Many cities offer guided tours to visitors, with explanations by the tour guide but also a chance to explore on your own. This is not the case in North Korea.
All sightseeing tours are organized by the regime. Even the people you are allowed to meet have been vetted by the state. And if you have accidentally wandered off, get ready to get to know your tour guide much better. There is a good chance that you two will be cellmates because both wandering off and losing a tourist are punishable by a jail sentence!
This photo shows a group of North Korean construction workers in Pyongyang on the way to their worksite. The North Korean leadership makes a point of broadcasting the modernity their country has achieved, with no outside help, and visitor tours focus on Pyongyang’s booming construction.
However, not all is as it seems. North Korea has very few skilled architects and qualified craftsman, and their work crews survive mostly on grass. No wonder so few of the new buildings are suitable for habitation.
We want you!
Enlisting in the military is one of the only career paths that promises food on the table and a small chance of a decent life for you or your family. Getting in is not so easy, you must have the right connections, and a lot of luck. If the rights strings get pulled, you have a chance to become an officer and make sure that grass is not the main ingredient in the family dinner.
The officers’ class is extremely secretive which is what makes this photo so rare.
The eternal president
One of the craziest things about North Korea is that they consider their leaders to be divine and therefore their religion is actually their leaders. In fact, the eternal president of the republic is a man named Kim Il Sung, who has been dead for almost 25 years! Kim Jong Il and Kim Jong Un, the son and grandson of the “dear leader” Kim Il Sung are the country’s prophets.
That is why the people in the picture are bowing to these giant statues – they are actually praying to them!
Due to the fact that 90% of North Koreans are too poor to go to the grocery store, many have resorted to eating anything they can find on the ground including scraps, rats, birds and even grass and leaves.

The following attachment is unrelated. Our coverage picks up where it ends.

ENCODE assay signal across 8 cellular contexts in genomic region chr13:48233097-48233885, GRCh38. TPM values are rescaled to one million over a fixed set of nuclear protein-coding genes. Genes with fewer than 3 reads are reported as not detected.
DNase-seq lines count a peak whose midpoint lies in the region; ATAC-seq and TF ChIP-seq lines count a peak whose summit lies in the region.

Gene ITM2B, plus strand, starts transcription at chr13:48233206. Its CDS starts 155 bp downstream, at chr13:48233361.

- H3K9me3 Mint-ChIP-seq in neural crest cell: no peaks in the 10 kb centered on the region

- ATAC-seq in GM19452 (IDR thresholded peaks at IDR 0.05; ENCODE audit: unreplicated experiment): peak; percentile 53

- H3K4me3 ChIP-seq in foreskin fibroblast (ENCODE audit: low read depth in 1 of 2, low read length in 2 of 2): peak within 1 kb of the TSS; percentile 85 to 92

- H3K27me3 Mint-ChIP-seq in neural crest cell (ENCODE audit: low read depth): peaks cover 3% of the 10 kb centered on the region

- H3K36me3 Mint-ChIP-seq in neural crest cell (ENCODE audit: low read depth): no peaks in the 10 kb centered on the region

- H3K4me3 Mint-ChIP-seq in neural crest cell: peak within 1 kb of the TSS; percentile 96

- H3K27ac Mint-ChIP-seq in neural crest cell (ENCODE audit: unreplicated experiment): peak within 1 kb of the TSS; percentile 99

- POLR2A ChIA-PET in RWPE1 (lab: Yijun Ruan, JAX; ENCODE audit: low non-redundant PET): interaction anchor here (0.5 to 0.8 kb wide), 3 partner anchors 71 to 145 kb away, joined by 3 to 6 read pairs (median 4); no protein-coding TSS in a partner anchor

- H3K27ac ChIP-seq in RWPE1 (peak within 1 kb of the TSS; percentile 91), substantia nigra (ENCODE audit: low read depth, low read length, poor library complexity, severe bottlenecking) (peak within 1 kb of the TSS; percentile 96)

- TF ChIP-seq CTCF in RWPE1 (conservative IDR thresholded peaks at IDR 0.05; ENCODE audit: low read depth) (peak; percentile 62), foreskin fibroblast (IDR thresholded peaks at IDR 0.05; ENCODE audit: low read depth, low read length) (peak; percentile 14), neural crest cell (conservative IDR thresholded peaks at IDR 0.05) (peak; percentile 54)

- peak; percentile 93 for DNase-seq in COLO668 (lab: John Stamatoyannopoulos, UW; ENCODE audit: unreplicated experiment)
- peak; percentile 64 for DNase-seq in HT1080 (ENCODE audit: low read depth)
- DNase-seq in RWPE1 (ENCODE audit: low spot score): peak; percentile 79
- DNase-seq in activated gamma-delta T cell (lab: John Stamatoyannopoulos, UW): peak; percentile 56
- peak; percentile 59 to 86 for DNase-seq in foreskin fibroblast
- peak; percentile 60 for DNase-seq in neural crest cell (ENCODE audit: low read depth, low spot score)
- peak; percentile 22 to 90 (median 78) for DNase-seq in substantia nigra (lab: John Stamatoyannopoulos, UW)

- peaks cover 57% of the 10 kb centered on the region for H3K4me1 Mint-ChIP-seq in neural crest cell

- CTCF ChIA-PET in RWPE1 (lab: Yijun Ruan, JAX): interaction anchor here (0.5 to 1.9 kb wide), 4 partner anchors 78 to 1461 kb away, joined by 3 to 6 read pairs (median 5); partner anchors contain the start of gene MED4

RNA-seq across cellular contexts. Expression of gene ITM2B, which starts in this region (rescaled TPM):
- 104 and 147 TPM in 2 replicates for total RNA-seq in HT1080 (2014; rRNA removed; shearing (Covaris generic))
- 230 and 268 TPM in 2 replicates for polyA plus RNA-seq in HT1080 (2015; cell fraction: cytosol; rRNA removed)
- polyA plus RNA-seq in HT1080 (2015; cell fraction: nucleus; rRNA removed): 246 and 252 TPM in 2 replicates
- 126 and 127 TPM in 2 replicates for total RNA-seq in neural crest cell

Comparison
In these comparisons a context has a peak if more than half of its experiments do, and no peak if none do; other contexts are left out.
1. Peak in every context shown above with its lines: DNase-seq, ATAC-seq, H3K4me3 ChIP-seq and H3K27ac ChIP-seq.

This behavior is so widely spread that the North Korean government has actually put out a cookbook on what types of grasses and leaves are the tastiest, and how eating all of those greens all the time isn’t so bad and might even be healthy. Although admittedly, if you have gotten to the point that you are eating grass, things have probably gotten pretty bad.
The country of North Korea is filled with towns and cities. Unfortunately, not all these towns and cities are populated – at least not all of the time.
In order to trick foreign satellites and spy planes and make empty cities look prosperous and alive, the Hermit Kingdom’s regime will periodically call on the entire population of a town to uproot and move to a different location. These shifts make it seem to observers from above that all is well in the pariah state.
The propaganda machine
Imagine you only had one channel on television and one station on the radio and all they had on was the president talking all day long. Between his speeches you could enjoy patriotic country music videos and propagandist history shows.
Not only is that the only thing on, but you aren’t even allowed to turn it off. This is the reality in North Korea. You are legally required to keep the television and radio in your home or business on at all times. If you do not keep your television or radio on in order to at least listen to the propaganda you can be incarcerated, or even worse.
Rural train station
As you can see in this picture of villagers waiting by the side of the tracks, this is what a train station looks like in rural North Korea. Literally a post with holes and a dirt walkway leading to the tracks from the village.
Since you need a hard to get government permit to travel, people rarely leave their own home villages. Therefore, it is not unreasonable that not much infrastructure for traveling outside the North Korean capital Pyongyang exists.
Central Government Building
This photo of the Central Government Building in Pyongyang reveals many interesting things about the country. First of all, it provides a glance of normal government bureaucrats walking around and going about their daily lives.
Secondly, the roads are clearly empty of cars and the people are walking on them freely with no fear that they will face oncoming traffic. Thirdly, it is an act of bravery by the photographer as taking a picture of this building is a dangerous offense. One that can lead to arrest for espionage and possible execution.
Eyes and ears everywhere
Just like in the famous book 1984 by Geroge Orwell, everything that is said or done by the people of North Korea is monitored by the government. No place in the country is free from surveillance.
Hidden cameras and microphones are placed everywhere from people’s homes, work, parks and squares and even inside public transportation and cars! Just like in this picture, one can often see North Korean military watchtowers overlooking towns and villages, making sure that everyone is in line.
All for show
The North Korean tour guides love to show off the capital city of Pyongyang to visitors. The city looks modern and new and is full of shiny high-rise buildings that could fit in anywhere in the world, including Japan, China and even European capitals! Unfortunately, these buildings are mostly just for show.
Many of them are unfinished inside or empty and unused. Even the finished buildings do not have electricity. I’m sure it’s not easy getting to the top floors of those towers without a working elevator.